A Message of Hope: How Our Small Actions Can Change the World

Pope Francis greets a resident as he arrives to give an Easter blessing to a home in a public housing complex in Ostia, a Rome suburb. (CNS photo/L’Osservatore Romano)

Sometimes, I wonder what an outsider would think of our world. How can a planet, so small within the vast universe, be so terribly at war with itself?

Just a quick glance at the news paints a gloomy picture. Every day there’s another story of anguish: suicide bombings, outbreaks of disease, wars in Syria and Yemen, and thousands of refugees crossing borders in search of safety for their families.

When I pray for the world, I sometimes find myself lost for words and feel discouraged when I think of where we’re headed. Yet, in his recent TED Talk, Why the Only Future Worth Building Includes Everyone, Pope Francis views the future more positively. He outlines where he believes we’re going wrong and offers a message of hope for everyone who genuinely cares about the future.

Pope Francis believes that our problems stem from the fact that we’ve become separated from each other, mistrustful of those who are different from us, uncaring and contemptuous of those we view as beneath us, and too focused on our individual lives.

In his TED Talk, the pope summarizes his view that we’ve developed a culture of waste, not only of the world’s resources, but more importantly, of people too.

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“It would be good if the growth of technology and science could be matched by a growth in more equality and social inclusion,” Pope Francis says. “How wonderful would it be if ‘solidarity,’ this beautiful and, at times, inconvenient word, were not simply reduced to social work, and became, instead, the default attitude in political, economic, and scientific choices, as well as in the relationships among individuals, peoples, and countries?”

Sometimes it’s hard to feel a connection with those who are different from us, those who have different beliefs or hold opposing political views. Fear of the unknown can make us focus on our differences rather than what we have in common. Living in a large multicultural city has helped me to get to know a wide variety of people from a host of cultures and backgrounds, and this has helped me to look for what brings us closer together, rather than what divides us.

When we stand in solidarity with others, we have the power to change the future. When we stand side-by-side, we remember that everyone else is also a living, breathing, feeling person.

Pope Francis offers a solution to our selfish and wasteful ways: “To Christians, the future does have a name, and its name is Hope.”

In today’s language, the word hope implies wishful thinking rather than firm conviction. But the hope we read about in Scripture is totally different. Bible.org defines biblical hope as a “strong and confident expectation,” giving us a firm foundation for believing in the future.  

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“Feeling hopeful does not mean to be optimistically naïve and ignore the tragedy humanity is facing,” Pope Francis says. He goes on explain that hope is a virtue of the heart that doesn’t focus on the past and isn’t simply about getting by in the present. The pope views the future with optimism. Sometimes it’s easy to slip into the habit of just getting through each day without living life to the full. I’ve begun to take a few moments each morning to think about how to make the most of the day ahead. It makes a huge difference to my attitude when I view each day as a gift from God – an opportunity to show God’s love to others.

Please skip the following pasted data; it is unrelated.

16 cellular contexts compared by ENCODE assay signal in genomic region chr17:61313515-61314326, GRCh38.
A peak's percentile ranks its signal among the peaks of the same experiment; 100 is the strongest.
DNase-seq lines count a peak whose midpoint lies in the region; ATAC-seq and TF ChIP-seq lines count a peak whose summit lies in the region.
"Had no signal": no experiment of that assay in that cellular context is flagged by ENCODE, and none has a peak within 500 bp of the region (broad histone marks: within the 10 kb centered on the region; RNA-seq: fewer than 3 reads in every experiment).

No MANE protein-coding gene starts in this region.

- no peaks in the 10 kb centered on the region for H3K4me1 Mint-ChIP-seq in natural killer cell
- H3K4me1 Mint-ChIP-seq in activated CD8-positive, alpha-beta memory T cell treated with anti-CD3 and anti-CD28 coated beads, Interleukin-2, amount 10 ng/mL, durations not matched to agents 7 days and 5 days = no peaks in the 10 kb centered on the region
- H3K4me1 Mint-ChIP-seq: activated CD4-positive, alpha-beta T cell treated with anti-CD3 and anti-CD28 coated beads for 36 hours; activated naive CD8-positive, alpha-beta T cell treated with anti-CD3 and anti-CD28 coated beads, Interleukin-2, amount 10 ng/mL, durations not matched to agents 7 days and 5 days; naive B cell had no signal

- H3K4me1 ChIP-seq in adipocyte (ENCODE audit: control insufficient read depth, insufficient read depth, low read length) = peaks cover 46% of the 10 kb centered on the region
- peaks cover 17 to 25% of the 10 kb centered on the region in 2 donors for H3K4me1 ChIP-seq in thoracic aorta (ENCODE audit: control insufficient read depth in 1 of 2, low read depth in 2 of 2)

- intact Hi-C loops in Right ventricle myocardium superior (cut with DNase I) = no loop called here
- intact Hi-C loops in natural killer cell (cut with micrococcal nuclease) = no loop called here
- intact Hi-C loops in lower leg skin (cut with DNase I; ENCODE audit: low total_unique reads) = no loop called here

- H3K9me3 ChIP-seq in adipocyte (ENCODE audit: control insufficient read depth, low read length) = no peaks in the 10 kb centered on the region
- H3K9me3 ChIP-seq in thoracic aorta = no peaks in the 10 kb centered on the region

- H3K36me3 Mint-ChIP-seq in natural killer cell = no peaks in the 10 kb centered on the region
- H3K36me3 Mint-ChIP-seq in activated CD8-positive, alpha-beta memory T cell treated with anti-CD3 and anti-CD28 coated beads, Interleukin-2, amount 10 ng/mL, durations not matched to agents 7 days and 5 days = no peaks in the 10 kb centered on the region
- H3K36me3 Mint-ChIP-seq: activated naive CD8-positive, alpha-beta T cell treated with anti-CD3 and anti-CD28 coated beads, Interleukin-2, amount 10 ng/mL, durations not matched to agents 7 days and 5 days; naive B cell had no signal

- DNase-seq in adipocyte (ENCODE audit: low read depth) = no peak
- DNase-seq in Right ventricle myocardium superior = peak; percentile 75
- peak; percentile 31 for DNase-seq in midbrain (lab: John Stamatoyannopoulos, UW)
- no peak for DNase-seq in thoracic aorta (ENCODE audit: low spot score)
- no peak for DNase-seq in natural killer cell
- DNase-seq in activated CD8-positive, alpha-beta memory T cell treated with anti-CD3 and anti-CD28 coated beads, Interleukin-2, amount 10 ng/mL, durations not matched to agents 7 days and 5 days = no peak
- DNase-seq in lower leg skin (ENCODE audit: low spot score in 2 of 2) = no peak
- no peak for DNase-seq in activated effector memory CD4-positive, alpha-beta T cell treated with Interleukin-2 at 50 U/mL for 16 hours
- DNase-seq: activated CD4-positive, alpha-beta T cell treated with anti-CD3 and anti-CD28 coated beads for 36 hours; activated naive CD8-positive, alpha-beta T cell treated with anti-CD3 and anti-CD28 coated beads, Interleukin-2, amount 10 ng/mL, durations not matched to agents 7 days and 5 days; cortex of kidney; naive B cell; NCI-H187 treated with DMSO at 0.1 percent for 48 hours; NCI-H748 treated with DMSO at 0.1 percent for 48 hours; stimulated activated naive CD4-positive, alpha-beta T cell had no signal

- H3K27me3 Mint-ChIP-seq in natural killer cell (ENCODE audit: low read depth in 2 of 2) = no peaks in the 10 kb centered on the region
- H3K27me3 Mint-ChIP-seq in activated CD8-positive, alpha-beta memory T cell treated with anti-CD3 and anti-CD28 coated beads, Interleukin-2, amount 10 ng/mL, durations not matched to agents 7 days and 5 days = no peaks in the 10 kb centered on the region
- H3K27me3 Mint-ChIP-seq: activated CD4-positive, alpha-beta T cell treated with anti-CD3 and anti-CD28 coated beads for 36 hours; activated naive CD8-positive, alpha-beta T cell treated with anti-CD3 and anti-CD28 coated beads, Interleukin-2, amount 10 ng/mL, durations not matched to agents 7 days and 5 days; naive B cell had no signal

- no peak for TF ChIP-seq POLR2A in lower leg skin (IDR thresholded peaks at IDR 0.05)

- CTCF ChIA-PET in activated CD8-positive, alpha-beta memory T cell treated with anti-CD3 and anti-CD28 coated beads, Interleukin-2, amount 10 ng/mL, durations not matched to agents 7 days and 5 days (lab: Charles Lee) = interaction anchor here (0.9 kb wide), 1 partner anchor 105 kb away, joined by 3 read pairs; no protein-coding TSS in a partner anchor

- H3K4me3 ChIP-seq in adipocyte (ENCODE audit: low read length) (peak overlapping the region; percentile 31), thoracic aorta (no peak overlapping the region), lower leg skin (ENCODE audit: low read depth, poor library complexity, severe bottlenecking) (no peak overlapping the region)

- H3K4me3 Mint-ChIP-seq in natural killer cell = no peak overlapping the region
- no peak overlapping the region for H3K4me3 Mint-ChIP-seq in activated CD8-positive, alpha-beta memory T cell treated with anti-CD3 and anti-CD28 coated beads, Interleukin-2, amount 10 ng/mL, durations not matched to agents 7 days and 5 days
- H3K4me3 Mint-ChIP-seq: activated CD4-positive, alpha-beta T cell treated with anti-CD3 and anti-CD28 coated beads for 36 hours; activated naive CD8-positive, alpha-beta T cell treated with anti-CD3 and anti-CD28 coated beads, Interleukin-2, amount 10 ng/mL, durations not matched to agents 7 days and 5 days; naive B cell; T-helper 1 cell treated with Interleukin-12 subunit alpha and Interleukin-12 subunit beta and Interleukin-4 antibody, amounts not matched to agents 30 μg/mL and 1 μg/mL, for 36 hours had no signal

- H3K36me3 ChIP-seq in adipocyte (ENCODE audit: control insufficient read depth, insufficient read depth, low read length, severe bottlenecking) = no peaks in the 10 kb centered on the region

Pope Francis also calls for a “revolution of tenderness,” and corrects the idea that sometimes tenderness is considered to be a weakness, saying that showing true tenderness in the face of adversity, is an act of strength. “Tenderness is the path of choice for the strongest, most courageous men and women. Tenderness is not weakness; it is fortitude.”

Since first listening to Pope Francis’ TED Talk, I’ve tried to think more about my part in the world. I can’t change great world events like a war, a terrorist incident, or a famine. But there are small steps I can take to stand in solidarity with those who are different from me. I can buy a snack for a homeless person and spend a few moments speaking with them, instead of rushing by and averting my eyes. I can raise money to help refugees, or volunteer to help a struggling kid learning to read.  

Thinking of small daily actions I can take has made me realize that I do have the power to change one person’s life for the better. And when many people each do their small part, that adds up to a great change — perhaps even a movement.

So, let’s not be discouraged by what we see around us. Let’s all do our small part in bringing God’s hope to a suffering world.

Elizabeth Manneh

Elizabeth Manneh is a freelance writer, sharing her time between the UK and The Gambia, West Africa. She's written for many publications, including Huffington Post, ReadersDigest.com, and The Good Men Project. She's on a lifelong exploration to find ways of bringing God into all aspects of her everyday life.